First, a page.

On April 2, 2018, I was 269.8 and my blood glucose, which had more or less behaved by staying in the 120s, had begin rising into the 140s in the morning and staying there all day.
My cocky, thin doc, who I am sure thought me just another fat slob, had told me years ago that, considering my family history, there was no way I *wasn’t* getting diabetes. “It’s going to happen sooner or later.” He said, seeming to enjoy saying it.
I swore I would bury this doctor at that moment.
Since I’ve been more or less on a low carb diet since the Atkins Craze of 2003, and although during this time there were long stretches where I didn’t follow the diet at all, overall, the past 15 years I have probably kept my carbs lower than the average person. Nearly Every. Single. Day. of these past 15 years has seen me in front of my computer, typing out the goals for my fresh start at my diet. I’d have good streaks – and bad streaks. Sometimes I didn’t get through lunch.
I’ve had this blog for a loooong time. But writing about failing all the time was getting kinda old. So I more or less stopped and wrote only when I thought I had something interesting to say or to report.
I’d been losing and gaining back the same 10 pounds for years – how dull is that? I decided that, unless I could lose 20 lbs., it was not worth my time nor your to blog about weight loss.
So today I can report that I just weighed myself and I was 248.6 lbs. Over 20 pounds lost from the start.
My blood glucose levels have also fallen by 40 points.
You’re probably not going to like how I did it – but stick with me here: there’s something weird and different this time than every other time. I am going to try and explain it the best I can, but first let me explain a little bit more about why I got to the point where I decided I needed to make a change.
So I’ve told this story before and I won’t go into detail, but I was 207 lbs. and actively following a low carb diet when I got appendicitis and had my appendix removed. Within 9 months of that surgery my weight ballooned to 287 for reasons no one can explain, then came down a bit and settled in the 260-270 range.
I had kept off maybe 50-60 lbs. of an initial weight loss of 80 lbs. When I went on Atkins in 2003 for most of a decade at that point – which is statistically impossible. The disheartening truth is – even for the folks who lose weight – most gain it all back in 5 years.
At least that *was* the thinking. Things might be changing. I certainly did.
Gaining all that weight after surgery was a real bummer. Much of that time I was doing low carb and it just didn’t seem to work. It probably has something to do with the appendix removal – but we really don’t understand the appendix that well yet, so any statement would be conjecture – we just don’t know.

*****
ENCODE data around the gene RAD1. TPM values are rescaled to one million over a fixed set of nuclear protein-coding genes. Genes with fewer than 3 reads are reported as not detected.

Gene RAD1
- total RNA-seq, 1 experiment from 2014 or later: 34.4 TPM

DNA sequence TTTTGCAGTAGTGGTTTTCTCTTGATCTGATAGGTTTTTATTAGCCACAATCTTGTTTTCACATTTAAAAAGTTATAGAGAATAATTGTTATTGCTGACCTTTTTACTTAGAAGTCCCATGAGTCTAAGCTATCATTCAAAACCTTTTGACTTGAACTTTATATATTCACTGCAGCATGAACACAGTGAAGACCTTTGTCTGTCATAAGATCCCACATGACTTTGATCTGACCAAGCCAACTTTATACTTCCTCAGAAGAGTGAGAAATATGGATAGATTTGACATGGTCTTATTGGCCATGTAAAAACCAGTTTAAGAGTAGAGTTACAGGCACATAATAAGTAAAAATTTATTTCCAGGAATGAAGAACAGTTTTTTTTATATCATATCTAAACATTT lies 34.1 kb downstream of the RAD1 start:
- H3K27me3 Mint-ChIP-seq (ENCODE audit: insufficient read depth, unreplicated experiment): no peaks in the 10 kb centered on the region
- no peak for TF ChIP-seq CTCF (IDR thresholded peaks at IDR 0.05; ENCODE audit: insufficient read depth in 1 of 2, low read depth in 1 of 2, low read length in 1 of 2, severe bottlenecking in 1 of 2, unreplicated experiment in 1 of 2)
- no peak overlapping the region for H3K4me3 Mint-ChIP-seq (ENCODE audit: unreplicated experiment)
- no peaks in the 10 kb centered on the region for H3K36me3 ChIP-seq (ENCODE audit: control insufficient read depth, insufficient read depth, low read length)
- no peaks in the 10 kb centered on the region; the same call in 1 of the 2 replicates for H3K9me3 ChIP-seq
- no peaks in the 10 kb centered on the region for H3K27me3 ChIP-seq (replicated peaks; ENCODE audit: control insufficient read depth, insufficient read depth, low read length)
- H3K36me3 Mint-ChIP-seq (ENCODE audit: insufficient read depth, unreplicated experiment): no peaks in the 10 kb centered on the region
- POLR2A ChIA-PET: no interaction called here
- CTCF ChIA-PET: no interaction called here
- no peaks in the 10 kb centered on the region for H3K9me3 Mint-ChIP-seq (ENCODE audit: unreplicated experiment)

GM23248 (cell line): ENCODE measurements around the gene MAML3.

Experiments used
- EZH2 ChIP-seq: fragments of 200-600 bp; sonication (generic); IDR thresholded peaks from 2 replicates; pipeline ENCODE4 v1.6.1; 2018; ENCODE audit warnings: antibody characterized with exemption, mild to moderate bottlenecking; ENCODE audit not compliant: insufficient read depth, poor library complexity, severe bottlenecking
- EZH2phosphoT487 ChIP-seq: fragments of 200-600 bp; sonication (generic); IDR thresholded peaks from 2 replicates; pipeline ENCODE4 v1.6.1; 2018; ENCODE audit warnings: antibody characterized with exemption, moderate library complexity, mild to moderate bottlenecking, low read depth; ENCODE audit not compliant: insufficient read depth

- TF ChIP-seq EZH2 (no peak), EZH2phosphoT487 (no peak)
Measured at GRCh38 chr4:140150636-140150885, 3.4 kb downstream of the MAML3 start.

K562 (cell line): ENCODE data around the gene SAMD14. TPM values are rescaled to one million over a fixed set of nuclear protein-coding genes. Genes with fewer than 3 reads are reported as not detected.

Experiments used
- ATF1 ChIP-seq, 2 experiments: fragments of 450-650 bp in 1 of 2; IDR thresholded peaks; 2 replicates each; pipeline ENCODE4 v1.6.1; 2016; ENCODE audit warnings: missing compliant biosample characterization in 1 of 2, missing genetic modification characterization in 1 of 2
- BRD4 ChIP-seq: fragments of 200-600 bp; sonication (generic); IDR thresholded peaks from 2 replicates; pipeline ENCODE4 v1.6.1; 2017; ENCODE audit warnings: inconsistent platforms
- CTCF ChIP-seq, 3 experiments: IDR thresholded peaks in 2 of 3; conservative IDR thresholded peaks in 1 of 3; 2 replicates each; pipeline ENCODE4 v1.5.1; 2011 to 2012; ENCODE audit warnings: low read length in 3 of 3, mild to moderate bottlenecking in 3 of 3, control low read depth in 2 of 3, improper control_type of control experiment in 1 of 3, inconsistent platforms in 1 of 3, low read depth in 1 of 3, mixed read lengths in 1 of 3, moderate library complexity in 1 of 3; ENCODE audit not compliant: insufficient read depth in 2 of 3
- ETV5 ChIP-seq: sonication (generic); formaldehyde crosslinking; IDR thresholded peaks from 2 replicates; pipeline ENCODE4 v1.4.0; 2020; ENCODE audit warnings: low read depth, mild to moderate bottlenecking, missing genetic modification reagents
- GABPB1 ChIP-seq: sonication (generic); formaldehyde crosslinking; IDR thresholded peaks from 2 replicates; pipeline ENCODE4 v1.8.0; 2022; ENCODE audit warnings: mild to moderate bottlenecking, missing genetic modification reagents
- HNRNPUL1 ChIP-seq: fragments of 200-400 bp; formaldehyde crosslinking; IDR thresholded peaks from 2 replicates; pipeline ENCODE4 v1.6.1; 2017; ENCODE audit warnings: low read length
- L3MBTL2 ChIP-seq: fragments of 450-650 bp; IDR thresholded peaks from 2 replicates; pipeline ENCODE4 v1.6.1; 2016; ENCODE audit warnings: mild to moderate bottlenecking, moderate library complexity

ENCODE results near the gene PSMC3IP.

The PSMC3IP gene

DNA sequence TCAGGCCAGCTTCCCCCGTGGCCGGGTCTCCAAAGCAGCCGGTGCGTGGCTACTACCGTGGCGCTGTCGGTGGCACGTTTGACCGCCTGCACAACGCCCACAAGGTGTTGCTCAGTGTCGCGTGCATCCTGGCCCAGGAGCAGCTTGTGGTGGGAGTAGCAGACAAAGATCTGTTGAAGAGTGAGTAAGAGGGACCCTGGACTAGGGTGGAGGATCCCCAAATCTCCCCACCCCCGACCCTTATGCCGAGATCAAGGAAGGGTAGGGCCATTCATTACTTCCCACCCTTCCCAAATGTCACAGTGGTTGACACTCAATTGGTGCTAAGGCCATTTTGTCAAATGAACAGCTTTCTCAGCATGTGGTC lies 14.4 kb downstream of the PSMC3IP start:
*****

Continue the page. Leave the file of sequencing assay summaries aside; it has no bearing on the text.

My asshole doctor said: “It’s because of lack of exercise after surgery.” Idiot – I didn’t exercise BEFORE surgery!
There’s an old joke: why do people say ‘I found my wallet in the last place I looked!’? Who keeps looking for their wallet after they found it?
My 80-lb. loss on Atkins convinced me there was no other way than a low carb diet for me – but it didn’t seem to work anymore – and I had read and learned too much to just move on to some other diet.
So for a while, I gave up.
I also changed my route to work. Instead of highways with grassy edges, I took a slower but shorter route along what used to be a country road that is now dotted with at least 20 fast food places along my route.
My commute is long and my family doesn’t have regular evening meals for the most part – everyone seems to be somewhere else than the dinner table at the proper time – sadly, this is more normal than it should be these days.
So pizza might be lunch for me, and McDonald’s, usually, would be dinner if I didn’t go home and cook or eat leftovers. I also had a brief but intense love affair with bologna on Kaiser rolls as a breakfast for a while. This was pure comfort food as a kid, conjuring up my Mom and Dad and our breakfast together on Sundays after church. (OK – we didn’t have bologna sandwiches – we had eggs and bacon with the rolls – but the Kaiser Rolls would bring me back to that table in the 1970s.)
And I didn’t think about it too much because my weight hovered in that 10-lb. range and another attempt at low carb or keto would bring me back to the low end of 260.
Then I’d fuck things up, eat more crap, and go to the top of the range again. Wash. Rinse. Repeat.
But this time it was the blood glucose that made me take action. I’m not a hypochondriac – imagining diseases – but I am a bit obsessive on tracking stuff – and the words of that doctor whose funeral I plan to attend still burned hot in my memory. This 20-point rise was fast – I was eating the same crap but now my pancreas apparently said: “Fuck this!” and decided to give up.
I know a lot of the science behind this – I was becoming increasingly insulin resistant to the point where my pancreas simply couldn’t keep up.
The poor thing needed a rest. So on April 2, I decided to start my diet again – but I needed to do something different – the old script wasn’t working. I was also older and what worked for me 15 years ago might not work now.
I had no doubt that a low carb / keto approach was the only way – but within those labels are a world full of different ways to approach this way of eating.
I’ve written way too much already so I’ll continue what I did differently in a part 2 of this post.